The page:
• Discuss your backgrounds, experiences and
interests. The Counselor should explain how he got
to the position.
• Set clear targets and plan the steps that will lead to
reaching those goals. Draw up a timetable of what
needs to be done and review this periodically.
• Set up a calendar for regular meetings, but be open
for “short notice” meetings.
• Announce that progress, goals and achievements
will be reviewed.
DEVELOP AND SUSTAIN TRUST
• To be an effective Counselor, one must establish
a line of communication and build a solid
foundation of trust. One of the easiest ways to
build trust is to be consistent and keep promises,
even if the student does not. Let him know that
you are there for him and what he tells you stays
in confidence between the two of you. If it is
necessary that another adult be involved, you
discuss it with him before you speak to another
BE A FRIEND
• A Counselor is not the student's substitute parent, and
shouldn’t present himself as an authority figure; even
though the Rotarian Counselor and his student are in an
structured relationship with boundaries and expectations.
• Leading by example, a counselor should inspire his
student to make good decisions. Criticizing his actions puts
distance between the Counselor and the student, stifling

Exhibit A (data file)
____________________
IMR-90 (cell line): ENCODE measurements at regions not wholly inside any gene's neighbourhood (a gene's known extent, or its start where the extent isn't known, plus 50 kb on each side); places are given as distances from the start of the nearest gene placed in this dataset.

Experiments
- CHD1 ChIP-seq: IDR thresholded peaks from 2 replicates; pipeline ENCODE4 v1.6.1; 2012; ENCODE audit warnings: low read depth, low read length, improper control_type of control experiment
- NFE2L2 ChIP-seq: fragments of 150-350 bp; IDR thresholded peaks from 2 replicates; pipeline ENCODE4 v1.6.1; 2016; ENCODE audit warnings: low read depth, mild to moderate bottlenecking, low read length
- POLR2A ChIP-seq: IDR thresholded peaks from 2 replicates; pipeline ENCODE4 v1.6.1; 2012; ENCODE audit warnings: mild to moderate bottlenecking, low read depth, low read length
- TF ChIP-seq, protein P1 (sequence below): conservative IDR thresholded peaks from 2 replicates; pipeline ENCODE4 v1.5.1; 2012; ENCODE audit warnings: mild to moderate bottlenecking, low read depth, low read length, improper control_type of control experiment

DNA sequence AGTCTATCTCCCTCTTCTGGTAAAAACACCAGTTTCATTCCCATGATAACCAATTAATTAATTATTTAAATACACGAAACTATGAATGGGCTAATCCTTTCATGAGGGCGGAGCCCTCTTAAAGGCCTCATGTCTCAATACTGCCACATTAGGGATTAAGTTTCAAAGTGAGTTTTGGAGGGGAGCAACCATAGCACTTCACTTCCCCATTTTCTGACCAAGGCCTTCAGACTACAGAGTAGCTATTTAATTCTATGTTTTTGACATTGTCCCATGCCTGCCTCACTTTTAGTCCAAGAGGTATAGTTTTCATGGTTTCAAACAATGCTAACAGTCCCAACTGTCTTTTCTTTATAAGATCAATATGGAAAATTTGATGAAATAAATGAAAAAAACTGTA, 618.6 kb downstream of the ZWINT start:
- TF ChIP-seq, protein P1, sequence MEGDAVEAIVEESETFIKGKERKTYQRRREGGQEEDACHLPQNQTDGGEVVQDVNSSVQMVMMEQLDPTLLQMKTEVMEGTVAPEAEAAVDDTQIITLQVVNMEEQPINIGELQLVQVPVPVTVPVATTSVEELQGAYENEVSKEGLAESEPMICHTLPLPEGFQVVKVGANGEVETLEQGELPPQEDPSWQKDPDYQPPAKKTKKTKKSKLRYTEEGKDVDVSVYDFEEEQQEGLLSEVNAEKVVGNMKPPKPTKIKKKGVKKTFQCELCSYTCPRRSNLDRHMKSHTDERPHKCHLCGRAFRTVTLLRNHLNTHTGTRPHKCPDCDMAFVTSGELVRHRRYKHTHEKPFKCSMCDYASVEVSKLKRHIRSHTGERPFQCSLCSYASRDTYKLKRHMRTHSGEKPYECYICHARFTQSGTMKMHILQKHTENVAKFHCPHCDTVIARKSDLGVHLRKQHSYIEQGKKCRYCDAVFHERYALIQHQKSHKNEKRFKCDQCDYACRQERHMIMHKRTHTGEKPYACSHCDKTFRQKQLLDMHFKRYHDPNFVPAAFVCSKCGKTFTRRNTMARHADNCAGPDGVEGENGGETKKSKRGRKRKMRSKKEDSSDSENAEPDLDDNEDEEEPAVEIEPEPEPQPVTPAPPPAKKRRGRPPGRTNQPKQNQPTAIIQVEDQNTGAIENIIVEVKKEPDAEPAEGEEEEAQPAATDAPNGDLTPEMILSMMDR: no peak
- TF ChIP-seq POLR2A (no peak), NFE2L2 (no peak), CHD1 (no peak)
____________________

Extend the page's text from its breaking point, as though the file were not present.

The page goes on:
the flow of communication.
• Focus on establishing a bond, a warm friendship.
Successful Counselors are those who can be a true friend
while maintaining the role of a responsible adult.
• A few encouraging words can lift the self-
esteem of a young person. When helping a
student with a difficult situation, find a positive
aspect to build on before tackling challenging
• Building his self-confidence is as important as
assisting with a yellow card or a minor
• Asking the student to explain his solution to the
problem is an example of how to build self-
ESTABLISH A SENSE OF
• People have a fundamental need to feel connected or
related to other people. In an academic environment,
research shows that students who feel they 'belong'
have a higher degree of intrinsic motivation and
• According to students, their sense of belonging is
fostered by a Counselor that demonstrates warmth
and openness, encourages student participation, is
enthusiastic, friendly and helpful, and is organized
WAYS TO MOTIVATE YOUR
• Make a positive impression, prove to them that you are
a person who is worth listening to.
• Be vocal, but make sure you submit your opinion at the
• Go the Extra Mile, do more than the average Counselor
is expected to do.
• Have a good sense of humor, it can help you to
engage your student.
• Be respectful, your student comes from another culture,
with different traditions, shared values, history, that does
not make him better or less, just different.
• Show that you are competent, be humble about it but
don’t hide it.
• Be genuine, the easiest way to lose your student’s
trust is for them to find out you are fake.
• Be energetic, enthusiasm is contagious.
• Put extra effort in your appearance, dress
accordingly to the occasion.
• Give helpful feedback, this will boost your student self
STARS ARE THOSE
WHO SHINE FOR
THE BENEFIT OF
Groups 1-8 E Millenium Room 2/3 (Level 4)
Groups 9-12 E Millenium Room 1/3 (Level 4)
Groups 13-16 E Legends (Level 5)
Groups 17-20 E Champions (Level 5)
MEETING LOCATIONS FOR SMALL GROUP DISCUSSIONS